Mara the Buddhist “Devil” vs. Satan the Abrahamic One (Bitch Fight)
Namuci approached, speaking compassionate words: “You are thin and ill-looking, and death is near to you. You are a thousand parts death and only one part life. Live, good sir, life is better; live and do acts of merit. If you live the holy life and perform the fire sacrifice, you will accumulate much merit. What do you want with striving for enlightenment?” —Padhāna Sutta, verses 2-4
All sorts of comparisons have been made between Buddhism and Christianity. Some entire books have been written on the idea that the original founders of the two religions taught much the same thing, or even exactly the same thing. (I may compare and contrast the two great founders some other time, but I’m not going there now. Let’s just say that there were some similarities, and some overlap.) Clearly the very fact that the two religious systems were devised by humans will ensure some similarities, some based on timeless human archetypes—like the Betrayer among the close disciples, Devadatta Gotama in Buddhism, Judas Iscariot in Christianity.
Another universal archetype common to both systems is the supernatural Tempter: Māra the Buddhist “devil,” and of course Satan. Both are superhuman beings, with superhuman powers, both are identified as evil, and both are dedicated antagonists to the respective founders of the religions, and to their followers…but there are considerable differences, and in some respects they are virtual opposites.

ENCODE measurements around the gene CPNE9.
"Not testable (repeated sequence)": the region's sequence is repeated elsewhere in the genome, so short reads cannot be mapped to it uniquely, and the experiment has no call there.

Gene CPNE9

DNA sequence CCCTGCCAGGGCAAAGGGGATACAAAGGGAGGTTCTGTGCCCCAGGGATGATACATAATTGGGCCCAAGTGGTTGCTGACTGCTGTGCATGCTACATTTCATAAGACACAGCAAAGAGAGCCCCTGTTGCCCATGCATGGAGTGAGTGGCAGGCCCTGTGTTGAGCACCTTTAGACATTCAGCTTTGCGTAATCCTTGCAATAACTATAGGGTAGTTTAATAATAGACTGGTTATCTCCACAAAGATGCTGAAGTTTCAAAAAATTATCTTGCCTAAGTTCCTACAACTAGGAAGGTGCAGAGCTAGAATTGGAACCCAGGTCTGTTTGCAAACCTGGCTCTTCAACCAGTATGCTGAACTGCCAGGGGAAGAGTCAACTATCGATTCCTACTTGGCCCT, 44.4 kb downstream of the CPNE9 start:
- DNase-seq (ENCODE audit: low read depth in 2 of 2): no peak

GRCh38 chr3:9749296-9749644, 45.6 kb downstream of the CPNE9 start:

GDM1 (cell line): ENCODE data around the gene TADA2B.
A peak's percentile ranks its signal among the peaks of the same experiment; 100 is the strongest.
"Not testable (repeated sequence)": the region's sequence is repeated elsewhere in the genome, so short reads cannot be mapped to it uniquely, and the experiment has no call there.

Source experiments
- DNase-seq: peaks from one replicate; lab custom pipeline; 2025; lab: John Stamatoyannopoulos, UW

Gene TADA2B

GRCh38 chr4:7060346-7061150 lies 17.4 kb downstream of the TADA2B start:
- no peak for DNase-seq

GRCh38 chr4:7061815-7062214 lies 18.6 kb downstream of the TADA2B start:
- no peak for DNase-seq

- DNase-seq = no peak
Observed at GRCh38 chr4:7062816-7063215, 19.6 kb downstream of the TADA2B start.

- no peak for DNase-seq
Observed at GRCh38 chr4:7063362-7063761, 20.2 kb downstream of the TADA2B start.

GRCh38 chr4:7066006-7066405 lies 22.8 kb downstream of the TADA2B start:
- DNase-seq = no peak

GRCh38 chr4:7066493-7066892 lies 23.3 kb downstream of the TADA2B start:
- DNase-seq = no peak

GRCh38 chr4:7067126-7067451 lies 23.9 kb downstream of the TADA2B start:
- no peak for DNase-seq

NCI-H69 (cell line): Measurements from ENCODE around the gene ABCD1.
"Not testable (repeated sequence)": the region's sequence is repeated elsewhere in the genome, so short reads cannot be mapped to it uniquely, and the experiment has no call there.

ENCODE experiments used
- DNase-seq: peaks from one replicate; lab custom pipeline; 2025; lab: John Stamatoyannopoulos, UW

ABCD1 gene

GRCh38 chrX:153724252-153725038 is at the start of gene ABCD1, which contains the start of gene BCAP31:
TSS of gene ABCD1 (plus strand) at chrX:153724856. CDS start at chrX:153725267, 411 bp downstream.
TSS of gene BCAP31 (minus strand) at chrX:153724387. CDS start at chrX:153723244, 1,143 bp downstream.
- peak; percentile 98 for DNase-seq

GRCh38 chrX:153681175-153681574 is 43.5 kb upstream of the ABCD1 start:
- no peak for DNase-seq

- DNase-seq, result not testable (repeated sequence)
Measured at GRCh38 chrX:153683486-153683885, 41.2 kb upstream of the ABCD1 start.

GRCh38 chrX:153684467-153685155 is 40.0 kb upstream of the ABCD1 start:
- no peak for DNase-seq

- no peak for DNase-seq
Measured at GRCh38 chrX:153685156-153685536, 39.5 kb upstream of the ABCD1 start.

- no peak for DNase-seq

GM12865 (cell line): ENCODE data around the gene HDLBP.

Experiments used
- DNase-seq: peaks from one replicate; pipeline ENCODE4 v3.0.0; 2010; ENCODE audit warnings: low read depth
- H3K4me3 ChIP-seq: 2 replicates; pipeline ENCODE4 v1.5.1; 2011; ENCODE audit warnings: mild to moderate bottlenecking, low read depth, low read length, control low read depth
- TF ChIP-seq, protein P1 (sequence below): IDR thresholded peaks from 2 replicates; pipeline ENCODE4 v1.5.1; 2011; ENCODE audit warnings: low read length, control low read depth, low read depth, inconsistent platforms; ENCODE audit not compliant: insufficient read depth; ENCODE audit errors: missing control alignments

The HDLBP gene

One notable similarity between the two, before moving on to the more intriguing differences, is that both Māra and Satan were adapted from earlier traditions. Māra was evidently known to pre-Buddhist Indians; and although I am no expert on very early Vedism and its pantheon, I have read that there was in a fact a god or yakkha (in Sanskrit, yaksha, a kind of powerful spirit) named Māra, who represented not only death—Māra literally means “killing” or “murdering,” derived from the same Proto-Indo-European word as the English “murder” and “mortal”—but also sensuality and sex. Māra may also be in part an adaptation of the Vedic Yama, a god of death, and also Kāma, a god of sensuality, pleasure, and romantic love, corresponding roughly to the Greek god Eros. But it appears that Māra plays a much larger role in Buddhist cosmology and ethics than he did in pre-Buddhist Vedic tradition. He seems to have dropped out of modern Hinduism, being more or less redundant, with Yama and Kāma enjoying much more publicity.